Lifelong Gooner Bradley Johnson has revealed the teenage heart-break he suffered at the hands of his beloved Arsenal – and how, with the love and support of family and friends, he triumphed over such early adversity.
For at 15, the Hackney-born Canary star was a pupil of Liam Brady – the Arsenal legend turned Gunners Academy director; the man responsible for nurturing the likes of Jack Wilshire, Keiran Gibbs and Henri Lansbury and grooming them into first team stars for boss Arsene Wenger.
And as Arsenal prepared to head for Norfolk this weekend and tomorrow’s live, lunch-time Sky clash with Paul Lambert’s men, so Johnson recalled the moment when his Arsenal dream died – and how, for 18 months, his love of football went with it.
“I remember that day – I’ll never forget it,” said Johnson, speaking at Colney this morning ahead of tomorrow’s reunion live on Sky.
“Liam Brady phoned me Dad and I remember my Dad came off the phone and said they weren’t going to sign me. And I just started crying.
“I was a young lad that had been supporting the team and playing for the team and seeing all my close friends getting their contracts and me not getting one, it broke my heart. And I stopped playing football for about a year and a half,” he recalled.
The manner in which he since turned his career round – via the all-too familiar spell in non-league football with Waltham Forest and Cambridge United – speaks volumes for the player’s character. And why he fits the Lambert mould to a ‘T’.
“I’ve got a strong family behind me and a lot of credit goes to my Mum and Dad,” he said, as they picked their son up, dusted him down and sent him on his way again.
Of those 15 players handed Academy scholarships that year, only one is of any note – Wolves midfielder Jamie O’Hara was in that Class of 2002 before switching to the Tottenham Academy. Judged on the basis of highest current league table position, it leaves Johnson as the highest achiever.
“I look back and there’s not one player of my age group that is still at Arsenal now,” he said. “And there’s probably only three or four that have pushed on and made themselves professional footballers.
“Jamie O’Hara was the highest achiever, but I feel like I’ve worked my way back up there now – and, hopefully, have a lot more to achieve. But it is only me and Jamie that are playing Premier League of the 15 boys that got scholarships at the time.”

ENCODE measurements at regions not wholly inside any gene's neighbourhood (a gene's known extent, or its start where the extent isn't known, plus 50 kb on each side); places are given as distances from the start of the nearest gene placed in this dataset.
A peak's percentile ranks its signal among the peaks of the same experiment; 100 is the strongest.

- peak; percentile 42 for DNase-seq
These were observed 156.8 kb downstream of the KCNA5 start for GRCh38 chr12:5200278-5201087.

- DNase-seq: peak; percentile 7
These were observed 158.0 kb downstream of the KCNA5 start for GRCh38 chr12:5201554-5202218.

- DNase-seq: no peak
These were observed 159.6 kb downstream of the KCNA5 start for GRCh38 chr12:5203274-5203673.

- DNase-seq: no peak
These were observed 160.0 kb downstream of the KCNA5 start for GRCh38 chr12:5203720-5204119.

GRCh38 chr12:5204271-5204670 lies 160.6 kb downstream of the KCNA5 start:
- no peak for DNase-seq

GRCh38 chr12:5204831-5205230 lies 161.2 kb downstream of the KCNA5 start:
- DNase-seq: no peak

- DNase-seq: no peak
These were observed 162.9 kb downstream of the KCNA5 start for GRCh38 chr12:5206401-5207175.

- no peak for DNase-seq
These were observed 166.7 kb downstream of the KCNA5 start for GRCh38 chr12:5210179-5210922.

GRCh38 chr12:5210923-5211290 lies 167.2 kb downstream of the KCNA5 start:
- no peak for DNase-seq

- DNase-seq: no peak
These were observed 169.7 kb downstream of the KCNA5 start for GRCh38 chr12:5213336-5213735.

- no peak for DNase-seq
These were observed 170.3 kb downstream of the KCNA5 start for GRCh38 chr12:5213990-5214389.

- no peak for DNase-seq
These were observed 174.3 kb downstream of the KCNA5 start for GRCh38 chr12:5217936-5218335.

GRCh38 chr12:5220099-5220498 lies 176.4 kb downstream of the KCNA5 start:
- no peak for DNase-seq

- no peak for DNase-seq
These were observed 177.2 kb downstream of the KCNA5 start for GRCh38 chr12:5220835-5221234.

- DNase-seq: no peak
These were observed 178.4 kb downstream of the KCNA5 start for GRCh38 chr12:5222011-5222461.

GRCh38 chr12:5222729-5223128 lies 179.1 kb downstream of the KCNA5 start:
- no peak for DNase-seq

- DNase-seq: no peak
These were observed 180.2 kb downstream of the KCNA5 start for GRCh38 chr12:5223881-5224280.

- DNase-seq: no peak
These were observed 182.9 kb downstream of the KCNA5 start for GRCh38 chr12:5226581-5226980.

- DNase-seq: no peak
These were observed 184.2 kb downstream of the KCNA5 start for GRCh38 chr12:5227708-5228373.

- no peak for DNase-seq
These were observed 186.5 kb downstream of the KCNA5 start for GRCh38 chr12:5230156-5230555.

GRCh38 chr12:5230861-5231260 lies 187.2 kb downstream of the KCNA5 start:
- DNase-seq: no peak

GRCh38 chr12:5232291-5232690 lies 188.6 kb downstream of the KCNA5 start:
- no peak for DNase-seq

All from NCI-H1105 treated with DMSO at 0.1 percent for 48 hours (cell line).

There appears little ill feeling; few regrets. Mum, Dad, family and friends will all be there this weekend, cheering their boy on to fresh success.
“I don’t feel I have anything to prove,” he said. “I’ve spoken to my coaches at the time and Liam Brady and they’re congratulated me on how well I’m doing.
“I enjoyed my time at Arsenal and I’ll say that I’m an Arsenal supporter – but tomorrow I won’t be.”
Given the importance any opposition team places on knocking Arsenal out of their passing rhythm, should Johnson start tomorrow his disruptive influence in the heart of that Canary midfield could be key to any Norwich success.
He clearly fears no-one – reputation counts for very little as the one-time Gunners’ starlet relishes his new life in the top flight.
“We can’t stand off them – we’ve got to get into their faces,” he said. “And that’s a strong part of my game – I get into people’s faces and don’t make it easy for them. If there’s a ball there to be won, I’m going to win it.”
Which, perhaps, is exactly what the Canaries missed at Villa Park a fortnight ago as Johnson exited all-too early with concussion. He is, he said, fully recovered now.
“I feel fine now – I had the week off with the concussion, but I’ve trained every day this week and I feel fine now,” said Johnson, eager to get that defeat at Villa out of the Canaries’ system – even if he was on the sidelines and seeing stars for much of it.
“But while it’s always nice to have a rest, coming back in after a defeat we always want to get straight back into the game and put it right, so we’re all looking forward to tomorrow.”
Johnson has, of course, already bumped into his former employers – twice, in fact, last season when Leeds took the Gunners to an Elland Road FA Cup replay. They lost that night, but not before someone had bagged United’s goal of the season from some 30-yards distant
“Yeh, I scored a good goal – and one that I won’t forget. And, hopefully, I can do that again tomorrow.”
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